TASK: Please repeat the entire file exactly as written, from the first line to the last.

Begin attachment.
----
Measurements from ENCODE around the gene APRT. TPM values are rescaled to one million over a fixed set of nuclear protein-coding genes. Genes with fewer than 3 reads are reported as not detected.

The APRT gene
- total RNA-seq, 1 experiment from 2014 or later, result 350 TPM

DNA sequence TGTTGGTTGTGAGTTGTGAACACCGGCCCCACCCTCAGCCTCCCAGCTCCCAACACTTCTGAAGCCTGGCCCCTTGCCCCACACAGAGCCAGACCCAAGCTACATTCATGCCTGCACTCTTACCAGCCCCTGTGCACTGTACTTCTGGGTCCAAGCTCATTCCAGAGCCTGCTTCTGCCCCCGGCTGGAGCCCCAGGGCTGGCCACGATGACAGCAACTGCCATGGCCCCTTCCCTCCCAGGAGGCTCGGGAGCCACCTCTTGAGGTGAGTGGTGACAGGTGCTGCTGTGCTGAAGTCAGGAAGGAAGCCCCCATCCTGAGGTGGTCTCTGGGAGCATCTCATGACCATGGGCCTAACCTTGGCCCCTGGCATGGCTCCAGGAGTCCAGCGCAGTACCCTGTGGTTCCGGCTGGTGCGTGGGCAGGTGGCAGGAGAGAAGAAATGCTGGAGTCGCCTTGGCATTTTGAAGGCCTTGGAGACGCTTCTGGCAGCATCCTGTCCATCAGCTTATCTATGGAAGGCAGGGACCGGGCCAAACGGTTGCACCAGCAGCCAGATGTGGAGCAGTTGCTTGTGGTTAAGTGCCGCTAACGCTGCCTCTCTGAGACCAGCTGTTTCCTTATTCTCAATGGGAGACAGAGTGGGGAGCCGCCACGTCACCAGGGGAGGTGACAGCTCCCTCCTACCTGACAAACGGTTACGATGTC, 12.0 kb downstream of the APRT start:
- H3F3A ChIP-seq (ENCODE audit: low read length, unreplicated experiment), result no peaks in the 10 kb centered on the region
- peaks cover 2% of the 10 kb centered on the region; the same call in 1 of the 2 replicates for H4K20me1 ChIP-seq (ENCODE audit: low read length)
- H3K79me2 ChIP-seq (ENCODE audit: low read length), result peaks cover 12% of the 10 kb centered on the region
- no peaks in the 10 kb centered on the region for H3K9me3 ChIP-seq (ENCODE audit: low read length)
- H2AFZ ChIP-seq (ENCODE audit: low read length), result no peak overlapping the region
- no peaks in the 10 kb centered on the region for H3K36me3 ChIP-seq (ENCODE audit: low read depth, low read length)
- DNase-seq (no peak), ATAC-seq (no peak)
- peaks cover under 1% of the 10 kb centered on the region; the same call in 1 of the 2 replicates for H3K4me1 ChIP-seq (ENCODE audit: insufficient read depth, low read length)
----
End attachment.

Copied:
Measurements from ENCODE around the gene APRT. TPM values are rescaled to one million over a fixed set of nuclear protein-coding genes. Genes with fewer than 3 reads are reported as not detected.

The APRT gene
- total RNA-seq, 1 experiment from 2014 or later, result 350 TPM

DNA sequence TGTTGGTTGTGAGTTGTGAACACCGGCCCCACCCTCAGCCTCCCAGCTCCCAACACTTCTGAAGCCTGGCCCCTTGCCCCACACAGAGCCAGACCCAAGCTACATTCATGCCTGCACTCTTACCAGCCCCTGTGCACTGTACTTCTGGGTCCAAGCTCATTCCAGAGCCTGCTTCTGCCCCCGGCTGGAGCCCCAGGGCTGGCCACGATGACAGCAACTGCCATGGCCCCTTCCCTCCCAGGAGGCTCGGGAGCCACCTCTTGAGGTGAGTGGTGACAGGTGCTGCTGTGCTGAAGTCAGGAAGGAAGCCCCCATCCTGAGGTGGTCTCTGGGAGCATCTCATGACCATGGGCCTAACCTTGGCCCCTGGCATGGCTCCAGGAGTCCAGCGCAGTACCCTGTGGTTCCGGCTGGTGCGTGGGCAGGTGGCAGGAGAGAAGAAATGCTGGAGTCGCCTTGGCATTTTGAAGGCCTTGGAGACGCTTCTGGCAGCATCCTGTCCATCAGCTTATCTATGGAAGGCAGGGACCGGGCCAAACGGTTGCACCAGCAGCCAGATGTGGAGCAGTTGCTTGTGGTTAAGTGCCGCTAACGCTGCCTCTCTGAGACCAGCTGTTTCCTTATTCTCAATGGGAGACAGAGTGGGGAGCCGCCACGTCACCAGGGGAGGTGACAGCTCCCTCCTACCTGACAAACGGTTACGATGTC, 12.0 kb downstream of the APRT start:
- H3F3A ChIP-seq (ENCODE audit: low read length, unreplicated experiment), result no peaks in the 10 kb centered on the region
- peaks cover 2% of the 10 kb centered on the region; the same call in 1 of the 2 replicates for H4K20me1 ChIP-seq (ENCODE audit: low read length)
- H3K79me2 ChIP-seq (ENCODE audit: low read length), result peaks cover 12% of the 10 kb centered on the region
- no peaks in the 10 kb centered on the region for H3K9me3 ChIP-seq (ENCODE audit: low read length)
- H2AFZ ChIP-seq (ENCODE audit: low read length), result no peak overlapping the region
- no peaks in the 10 kb centered on the region for H3K36me3 ChIP-seq (ENCODE audit: low read depth, low read length)
- DNase-seq (no peak), ATAC-seq (no peak)
- peaks cover under 1% of the 10 kb centered on the region; the same call in 1 of the 2 replicates for H3K4me1 ChIP-seq (ENCODE audit: insufficient read depth, low read length)